Historically, women on television have been portrayed in wife and mother roles, making them a foil to their husbands, but never the main focal point of the show. These characters stay on the sidelines, without being given truly original storylines where they are allowed to drive their own narratives. During the first season of Better Call Saul, Kim Wexler is a supporting character, without any storylines that aren’t linked to Jimmy McGill. Jimmy often treats Kim as a damsel in distress. He thinks it’s his job to save her, and usually from the chaos that he’s created. In this thesis paper, I explore how the male-dominated world of the Breaking Bad universe is transformed into a female-led narrative through Kim Wexler in Better Call Saul. In reviewing the show, gender studies, and the role of women on television, I argue that the Kim character must overcome gender constraints from contemporary capitalism, big law, marriage and family, the law itself, and ultimately her own partner to become the protagonist of the show. As she challenges each of these things, Kim ultimately gains control of the show’s narrative and Jimmy’s fate. As viewers speculate what the final season of Better Call Saul has in store for Kim, it’s clear that whatever happens to Jimmy is because of Kim. She is what has motivated most of Jimmy’s schemes, and her presence, or lack of presence, will decide what motivates Jimmy to fully commit to his Saul Goodman persona in Breaking Bad, connecting his agency to Kim’s choices, not the other way around.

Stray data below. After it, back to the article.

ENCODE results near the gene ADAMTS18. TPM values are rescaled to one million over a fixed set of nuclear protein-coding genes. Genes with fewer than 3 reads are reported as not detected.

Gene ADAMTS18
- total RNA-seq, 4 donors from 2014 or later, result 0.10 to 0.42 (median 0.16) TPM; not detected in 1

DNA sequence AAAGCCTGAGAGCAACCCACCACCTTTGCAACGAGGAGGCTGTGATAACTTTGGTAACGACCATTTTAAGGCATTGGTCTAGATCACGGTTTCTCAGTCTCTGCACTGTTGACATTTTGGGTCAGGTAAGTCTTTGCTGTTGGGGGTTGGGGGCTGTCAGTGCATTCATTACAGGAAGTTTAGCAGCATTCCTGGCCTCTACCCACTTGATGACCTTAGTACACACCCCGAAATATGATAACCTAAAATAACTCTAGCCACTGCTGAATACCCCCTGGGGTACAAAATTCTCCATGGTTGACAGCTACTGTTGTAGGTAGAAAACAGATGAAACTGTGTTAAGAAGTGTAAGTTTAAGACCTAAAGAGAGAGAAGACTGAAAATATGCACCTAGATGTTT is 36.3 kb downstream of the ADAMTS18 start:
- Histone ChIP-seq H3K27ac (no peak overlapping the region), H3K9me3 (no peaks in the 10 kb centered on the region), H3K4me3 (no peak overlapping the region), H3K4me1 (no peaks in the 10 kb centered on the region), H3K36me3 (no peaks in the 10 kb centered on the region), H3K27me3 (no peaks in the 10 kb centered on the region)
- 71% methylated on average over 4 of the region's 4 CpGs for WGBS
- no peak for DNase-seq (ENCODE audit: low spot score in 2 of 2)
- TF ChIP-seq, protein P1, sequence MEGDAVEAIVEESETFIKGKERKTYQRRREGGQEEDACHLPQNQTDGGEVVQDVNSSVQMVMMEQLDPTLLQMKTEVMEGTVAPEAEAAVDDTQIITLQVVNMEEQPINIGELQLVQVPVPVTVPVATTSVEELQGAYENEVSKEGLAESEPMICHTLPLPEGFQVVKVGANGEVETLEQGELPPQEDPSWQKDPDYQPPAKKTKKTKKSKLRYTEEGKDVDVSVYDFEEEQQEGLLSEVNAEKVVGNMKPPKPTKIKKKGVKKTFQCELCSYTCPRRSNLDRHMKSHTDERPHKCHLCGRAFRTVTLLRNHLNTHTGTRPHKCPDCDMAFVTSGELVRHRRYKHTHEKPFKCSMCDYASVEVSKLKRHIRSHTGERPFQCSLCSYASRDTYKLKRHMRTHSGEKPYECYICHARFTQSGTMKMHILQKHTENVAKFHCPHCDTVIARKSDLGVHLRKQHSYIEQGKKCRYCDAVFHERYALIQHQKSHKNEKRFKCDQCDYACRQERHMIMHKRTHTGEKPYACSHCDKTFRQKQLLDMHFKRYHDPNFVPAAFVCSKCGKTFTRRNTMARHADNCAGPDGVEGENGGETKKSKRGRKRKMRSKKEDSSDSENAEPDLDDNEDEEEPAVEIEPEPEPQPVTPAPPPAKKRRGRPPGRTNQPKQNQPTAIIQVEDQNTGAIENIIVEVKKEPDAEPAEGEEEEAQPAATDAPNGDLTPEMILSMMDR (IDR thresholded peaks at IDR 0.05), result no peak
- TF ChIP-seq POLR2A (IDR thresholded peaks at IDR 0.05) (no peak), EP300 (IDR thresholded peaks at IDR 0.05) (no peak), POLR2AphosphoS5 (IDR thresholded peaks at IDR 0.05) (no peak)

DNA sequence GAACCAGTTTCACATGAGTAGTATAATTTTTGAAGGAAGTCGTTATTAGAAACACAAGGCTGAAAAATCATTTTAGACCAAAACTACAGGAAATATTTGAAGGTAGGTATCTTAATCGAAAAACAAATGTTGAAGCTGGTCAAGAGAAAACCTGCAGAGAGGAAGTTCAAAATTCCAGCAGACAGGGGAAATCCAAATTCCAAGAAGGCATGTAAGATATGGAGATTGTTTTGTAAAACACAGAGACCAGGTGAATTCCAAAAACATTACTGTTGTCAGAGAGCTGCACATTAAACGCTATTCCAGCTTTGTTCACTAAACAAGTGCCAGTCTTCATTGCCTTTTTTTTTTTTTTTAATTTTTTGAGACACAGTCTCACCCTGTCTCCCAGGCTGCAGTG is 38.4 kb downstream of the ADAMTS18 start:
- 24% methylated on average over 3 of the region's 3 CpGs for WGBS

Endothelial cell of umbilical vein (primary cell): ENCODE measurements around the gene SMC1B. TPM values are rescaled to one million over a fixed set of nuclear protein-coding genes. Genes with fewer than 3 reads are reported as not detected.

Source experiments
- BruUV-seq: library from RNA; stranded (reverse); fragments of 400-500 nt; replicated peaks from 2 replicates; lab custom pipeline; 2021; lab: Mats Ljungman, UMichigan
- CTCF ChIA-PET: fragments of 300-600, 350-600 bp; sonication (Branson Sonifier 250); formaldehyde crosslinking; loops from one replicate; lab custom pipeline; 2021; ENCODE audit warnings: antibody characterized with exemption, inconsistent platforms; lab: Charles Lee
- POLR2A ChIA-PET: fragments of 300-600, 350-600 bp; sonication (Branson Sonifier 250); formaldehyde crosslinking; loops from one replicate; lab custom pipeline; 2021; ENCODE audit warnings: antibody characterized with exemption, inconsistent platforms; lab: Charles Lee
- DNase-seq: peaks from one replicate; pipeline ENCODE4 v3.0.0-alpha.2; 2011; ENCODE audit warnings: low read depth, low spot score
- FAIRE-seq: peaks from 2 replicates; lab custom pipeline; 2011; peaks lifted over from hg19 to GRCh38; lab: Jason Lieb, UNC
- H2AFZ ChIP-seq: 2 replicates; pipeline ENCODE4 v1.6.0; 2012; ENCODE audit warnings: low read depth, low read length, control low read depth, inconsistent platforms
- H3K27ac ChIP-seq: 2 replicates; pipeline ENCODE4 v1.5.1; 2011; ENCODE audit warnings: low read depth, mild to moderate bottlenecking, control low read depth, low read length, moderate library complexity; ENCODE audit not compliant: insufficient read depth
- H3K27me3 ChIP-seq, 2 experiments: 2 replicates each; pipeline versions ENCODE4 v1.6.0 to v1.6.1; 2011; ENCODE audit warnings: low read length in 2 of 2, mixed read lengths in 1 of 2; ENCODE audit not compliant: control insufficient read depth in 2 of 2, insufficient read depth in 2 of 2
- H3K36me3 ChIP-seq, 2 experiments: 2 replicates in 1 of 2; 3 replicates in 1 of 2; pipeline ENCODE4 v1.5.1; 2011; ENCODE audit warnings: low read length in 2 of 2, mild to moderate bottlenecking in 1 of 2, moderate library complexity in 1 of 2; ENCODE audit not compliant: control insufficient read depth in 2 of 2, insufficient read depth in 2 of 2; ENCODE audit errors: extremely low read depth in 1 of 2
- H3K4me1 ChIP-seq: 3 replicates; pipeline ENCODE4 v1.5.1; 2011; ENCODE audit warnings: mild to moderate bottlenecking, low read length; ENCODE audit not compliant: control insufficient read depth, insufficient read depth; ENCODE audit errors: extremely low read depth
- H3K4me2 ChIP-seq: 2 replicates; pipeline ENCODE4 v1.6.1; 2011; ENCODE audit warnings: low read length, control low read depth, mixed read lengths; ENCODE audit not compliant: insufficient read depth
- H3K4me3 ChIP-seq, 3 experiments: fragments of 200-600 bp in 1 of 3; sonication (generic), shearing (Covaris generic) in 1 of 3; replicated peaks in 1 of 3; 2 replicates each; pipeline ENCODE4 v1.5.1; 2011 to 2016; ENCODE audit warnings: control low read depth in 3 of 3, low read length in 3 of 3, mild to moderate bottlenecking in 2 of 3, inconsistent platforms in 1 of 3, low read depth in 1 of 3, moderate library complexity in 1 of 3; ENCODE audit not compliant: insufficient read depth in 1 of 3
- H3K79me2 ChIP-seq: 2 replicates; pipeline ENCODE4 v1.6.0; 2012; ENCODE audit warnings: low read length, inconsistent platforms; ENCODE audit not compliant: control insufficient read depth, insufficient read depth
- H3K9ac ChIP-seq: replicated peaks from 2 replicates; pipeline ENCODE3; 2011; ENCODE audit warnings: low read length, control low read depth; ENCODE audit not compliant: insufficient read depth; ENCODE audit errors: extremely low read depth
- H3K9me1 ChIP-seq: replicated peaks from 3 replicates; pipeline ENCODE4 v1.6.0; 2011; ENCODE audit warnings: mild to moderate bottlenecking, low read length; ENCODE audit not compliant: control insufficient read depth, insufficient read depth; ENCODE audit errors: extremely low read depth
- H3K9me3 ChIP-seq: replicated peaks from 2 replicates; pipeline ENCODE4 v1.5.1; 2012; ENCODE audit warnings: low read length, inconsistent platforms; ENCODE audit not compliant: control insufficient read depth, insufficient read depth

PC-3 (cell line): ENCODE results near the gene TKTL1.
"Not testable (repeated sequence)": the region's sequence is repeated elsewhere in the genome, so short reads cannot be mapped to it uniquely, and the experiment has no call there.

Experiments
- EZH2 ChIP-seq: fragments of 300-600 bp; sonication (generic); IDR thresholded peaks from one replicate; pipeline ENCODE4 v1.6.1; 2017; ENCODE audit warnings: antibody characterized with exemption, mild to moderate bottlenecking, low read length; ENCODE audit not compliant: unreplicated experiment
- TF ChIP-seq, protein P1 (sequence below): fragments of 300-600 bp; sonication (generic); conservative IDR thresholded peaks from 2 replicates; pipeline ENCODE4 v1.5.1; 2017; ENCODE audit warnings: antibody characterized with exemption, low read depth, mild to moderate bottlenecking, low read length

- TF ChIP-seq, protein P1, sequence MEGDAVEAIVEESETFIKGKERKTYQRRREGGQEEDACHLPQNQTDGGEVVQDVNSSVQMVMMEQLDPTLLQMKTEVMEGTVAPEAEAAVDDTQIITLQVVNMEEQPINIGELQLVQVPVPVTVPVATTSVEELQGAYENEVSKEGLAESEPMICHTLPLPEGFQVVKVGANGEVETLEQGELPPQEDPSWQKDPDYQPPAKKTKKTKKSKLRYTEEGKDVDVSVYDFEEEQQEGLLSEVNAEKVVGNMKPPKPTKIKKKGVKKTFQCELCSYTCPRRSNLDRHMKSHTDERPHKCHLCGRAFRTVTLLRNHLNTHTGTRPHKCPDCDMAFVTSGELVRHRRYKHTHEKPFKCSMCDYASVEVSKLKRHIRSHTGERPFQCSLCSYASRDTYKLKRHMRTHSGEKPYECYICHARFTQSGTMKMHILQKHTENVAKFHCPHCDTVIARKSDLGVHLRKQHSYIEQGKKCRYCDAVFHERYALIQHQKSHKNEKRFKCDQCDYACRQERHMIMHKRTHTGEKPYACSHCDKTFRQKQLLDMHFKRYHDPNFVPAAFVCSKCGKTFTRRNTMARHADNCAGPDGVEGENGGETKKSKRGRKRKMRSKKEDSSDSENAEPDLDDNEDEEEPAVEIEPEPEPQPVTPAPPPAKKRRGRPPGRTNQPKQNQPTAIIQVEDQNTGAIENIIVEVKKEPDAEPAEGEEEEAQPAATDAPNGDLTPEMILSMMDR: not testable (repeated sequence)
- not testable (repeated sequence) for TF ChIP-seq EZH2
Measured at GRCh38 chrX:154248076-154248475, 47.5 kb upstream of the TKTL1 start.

Date of Degree
Master of Arts (MA)
Program of Study
Arts and Humanities
Kocer, S. (2022). “I Save Me”: Gender, agency, and power in Better Call Saul [Master’s thesis, Minnesota State University, Mankato]. Cornerstone: A Collection of Scholarly and Creative Works for Minnesota State University, Mankato. https://cornerstone.lib.mnsu.edu/etds/1205/
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